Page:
I want to apologize to professor Gilles Tarabout. I walked out on his “Indian Popular Religion” lecture not because I found the material boring or the theoretical approach incorrect, but because I had another appointment. Besides, I had more than a little on my mind. What class would complete my requirements? Would look good on my resume? Where are my friends? Should I be applying to jobs?

Today’s Yale has few written rules. But the lack of formal structure doesn’t free us. A separate set of rules takes its place. Internships. Sleeping late on Mondays. Marketable skills. There are roommates to meet and storage shelves to buy. Bluebooking is a social event, not to prepare for learning in any real way.

Some of these rules we know well. We follow the Yale act of dreading senior year, from “I can’t believe we’re seniors!” to “honestly, it was my favorite year.” Following that confession is some advice about spending time with your friends.

As a senior, therefore, I prepared less than ever for classes, partly because now I know OCI better, partly because I know to take classes with the best professors, rather than with interesting-sounding titles, and partly to redo my own freshman Opening Days.

Instead of bluebooking during Camp Yale, I went to the first Directed Studies session. Unlike freshman-year Pomeranz, I did not sit in the front row center. I have learned something.

But I did envy the whole affair: sturdy doors built far from the busyness of Old Campus to keep out the relevance of the world. Wood gargoyles of great authors. A room full of nervous freshmen who all were ragged on as the kid who actually liked English class in high school. To the audible gasp of the room, a strict warning that class is mandatory starting now.

It is hard. It is deliberately inflexible.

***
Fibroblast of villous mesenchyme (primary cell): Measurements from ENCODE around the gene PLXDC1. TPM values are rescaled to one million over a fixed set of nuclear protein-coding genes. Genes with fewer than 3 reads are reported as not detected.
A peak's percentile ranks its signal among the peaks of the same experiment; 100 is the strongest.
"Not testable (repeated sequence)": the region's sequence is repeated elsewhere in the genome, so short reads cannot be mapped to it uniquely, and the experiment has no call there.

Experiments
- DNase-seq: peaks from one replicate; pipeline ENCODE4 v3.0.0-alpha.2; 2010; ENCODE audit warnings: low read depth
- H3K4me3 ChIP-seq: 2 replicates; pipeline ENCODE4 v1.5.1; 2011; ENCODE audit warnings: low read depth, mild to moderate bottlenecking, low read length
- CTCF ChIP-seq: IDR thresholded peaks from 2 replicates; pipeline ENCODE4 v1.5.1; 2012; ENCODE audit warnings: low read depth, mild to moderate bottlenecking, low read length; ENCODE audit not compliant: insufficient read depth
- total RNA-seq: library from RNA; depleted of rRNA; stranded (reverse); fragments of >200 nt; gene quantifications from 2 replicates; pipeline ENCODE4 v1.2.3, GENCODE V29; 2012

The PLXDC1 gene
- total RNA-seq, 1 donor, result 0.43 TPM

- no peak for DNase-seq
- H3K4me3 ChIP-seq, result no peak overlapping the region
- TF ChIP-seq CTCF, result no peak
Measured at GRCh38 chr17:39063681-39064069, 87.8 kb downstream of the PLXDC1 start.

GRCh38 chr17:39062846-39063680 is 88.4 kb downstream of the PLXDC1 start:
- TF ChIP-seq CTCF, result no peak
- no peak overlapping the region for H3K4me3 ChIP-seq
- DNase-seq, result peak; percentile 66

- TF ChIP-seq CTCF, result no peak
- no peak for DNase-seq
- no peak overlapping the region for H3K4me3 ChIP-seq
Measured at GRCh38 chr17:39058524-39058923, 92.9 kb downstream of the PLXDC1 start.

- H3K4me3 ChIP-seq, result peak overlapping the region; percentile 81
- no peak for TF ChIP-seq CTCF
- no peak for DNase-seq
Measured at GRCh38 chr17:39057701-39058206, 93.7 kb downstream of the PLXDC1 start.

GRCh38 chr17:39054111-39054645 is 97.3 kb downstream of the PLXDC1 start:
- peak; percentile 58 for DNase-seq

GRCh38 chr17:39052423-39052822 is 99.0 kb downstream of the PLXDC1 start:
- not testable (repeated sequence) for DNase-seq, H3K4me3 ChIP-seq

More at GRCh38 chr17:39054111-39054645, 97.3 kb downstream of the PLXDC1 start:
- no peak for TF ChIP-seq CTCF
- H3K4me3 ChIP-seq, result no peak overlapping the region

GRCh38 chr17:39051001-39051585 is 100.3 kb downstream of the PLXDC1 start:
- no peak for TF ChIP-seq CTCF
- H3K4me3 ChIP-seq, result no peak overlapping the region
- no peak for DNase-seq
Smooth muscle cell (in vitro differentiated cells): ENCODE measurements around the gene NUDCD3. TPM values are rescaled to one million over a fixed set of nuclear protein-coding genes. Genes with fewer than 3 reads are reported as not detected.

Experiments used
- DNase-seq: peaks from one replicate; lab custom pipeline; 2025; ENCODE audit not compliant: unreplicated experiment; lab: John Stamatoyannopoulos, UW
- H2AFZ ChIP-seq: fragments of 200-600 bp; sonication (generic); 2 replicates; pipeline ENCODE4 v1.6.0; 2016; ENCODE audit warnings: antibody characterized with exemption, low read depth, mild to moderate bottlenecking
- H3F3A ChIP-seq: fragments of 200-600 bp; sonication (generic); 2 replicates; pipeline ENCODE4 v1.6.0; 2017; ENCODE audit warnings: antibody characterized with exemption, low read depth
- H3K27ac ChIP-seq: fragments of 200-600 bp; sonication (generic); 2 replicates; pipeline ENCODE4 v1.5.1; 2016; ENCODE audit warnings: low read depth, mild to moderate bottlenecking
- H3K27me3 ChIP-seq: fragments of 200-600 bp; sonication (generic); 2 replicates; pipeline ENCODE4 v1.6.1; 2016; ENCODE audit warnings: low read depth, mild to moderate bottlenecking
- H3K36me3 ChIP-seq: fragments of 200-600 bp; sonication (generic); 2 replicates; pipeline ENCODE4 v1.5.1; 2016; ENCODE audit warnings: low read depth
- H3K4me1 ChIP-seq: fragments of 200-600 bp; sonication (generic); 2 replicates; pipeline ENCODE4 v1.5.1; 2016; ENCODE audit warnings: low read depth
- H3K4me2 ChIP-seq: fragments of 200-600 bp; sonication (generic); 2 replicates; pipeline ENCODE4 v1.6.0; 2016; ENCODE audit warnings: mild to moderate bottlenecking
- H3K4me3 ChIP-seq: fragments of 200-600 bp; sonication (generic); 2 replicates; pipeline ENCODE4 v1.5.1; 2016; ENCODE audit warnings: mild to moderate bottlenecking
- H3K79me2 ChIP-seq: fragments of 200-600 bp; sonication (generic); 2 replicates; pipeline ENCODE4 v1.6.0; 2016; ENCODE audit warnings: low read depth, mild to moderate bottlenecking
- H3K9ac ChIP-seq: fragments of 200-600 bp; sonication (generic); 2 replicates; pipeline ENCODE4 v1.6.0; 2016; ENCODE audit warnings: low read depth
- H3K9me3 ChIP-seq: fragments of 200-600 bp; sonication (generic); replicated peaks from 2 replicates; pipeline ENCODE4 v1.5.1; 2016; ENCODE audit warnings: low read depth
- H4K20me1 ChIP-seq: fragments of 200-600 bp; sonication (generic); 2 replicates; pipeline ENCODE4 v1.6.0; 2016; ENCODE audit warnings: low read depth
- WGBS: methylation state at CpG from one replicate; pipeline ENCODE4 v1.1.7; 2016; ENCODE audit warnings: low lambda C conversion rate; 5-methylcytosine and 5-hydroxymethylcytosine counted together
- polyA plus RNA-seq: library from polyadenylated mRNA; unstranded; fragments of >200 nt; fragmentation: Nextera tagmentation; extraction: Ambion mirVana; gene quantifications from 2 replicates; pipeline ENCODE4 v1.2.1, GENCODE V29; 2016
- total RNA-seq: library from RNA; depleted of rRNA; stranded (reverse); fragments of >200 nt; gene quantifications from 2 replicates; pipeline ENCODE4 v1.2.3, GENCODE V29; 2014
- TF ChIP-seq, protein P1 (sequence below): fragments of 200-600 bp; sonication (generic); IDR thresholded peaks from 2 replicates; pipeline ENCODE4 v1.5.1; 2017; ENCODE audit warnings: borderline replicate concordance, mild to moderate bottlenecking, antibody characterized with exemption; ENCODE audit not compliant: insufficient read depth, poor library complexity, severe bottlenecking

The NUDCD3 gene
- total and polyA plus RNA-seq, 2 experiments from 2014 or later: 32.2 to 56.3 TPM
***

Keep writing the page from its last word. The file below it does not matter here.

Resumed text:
Directed Studies is exactly that: directed. It refuses to let kids make decisions as if we know what we’re talking about. For those 125 kids the class of 1937, the University administration and the Whitney Humanities Center have acted as offensive linemen to block out the world of curricular reforms, market demands and parental expectations. Each is a running back about to meet head-on with one defender. He’s is a giant: Herodotus, maybe, or Marx. Behind him is another. Getting tackled will hurt. In that space, the back can go left, right or right through him. The structure of the game frees him for that human interaction.

To continue the metaphor, the worried senior year is a game at recess. There are only few rules, and you fight about them. No one has passing routes; everyone just sort of runs around, doing his own thing, trying to get open. It’s an easier game to learn, and it’s boring to watch. In a few weeks, we’re all playing kickball.

We’ve no real curricular requirements, we’re not forced into anything, and so every choice must be strategic.

Everyone knows the freshman who “wants to major in history, but I’m not sure what I can do with that, so I think I’ll double in econ,” as if real life is a problem set solvable if only you apply axes and isolate the variable. Never mind the virtues of economics. The point is that we are forced into strategy.

Liberal education persists for a reason: We believe that for it is good to spend a few years thinking about ideas. An order of women and men have vowed to live lives adding to knowledge; in hopes that some of it will rub off, we send them our 18-to-22-year-olds.

A gross simplification? Absolutely.

The overwhelming majority of collegiate education is vocational in a real way: how to administer a blood test, not “strong analytic and communicative skills.” We lucky few daughters and sons of Eli can use the few structures we have that keep out the “real world.” The Yale Bubble, so called, is a start.

The very real material structure of these pages, even “radically redesigned,” allows us to communicate in a way not commercially beneficial or even particularly relevant.

We need the walls. Otherwise the real world floods in. I’m sorry that I walked out of your class, professor Tarabout. I wish I had a choice. But I got carried away on the chaotic waters of shopping period.

I was just following the rules.

Michael Pomeranz is a senior in Silliman College. Contact him at michael.pomeranz@yale.edu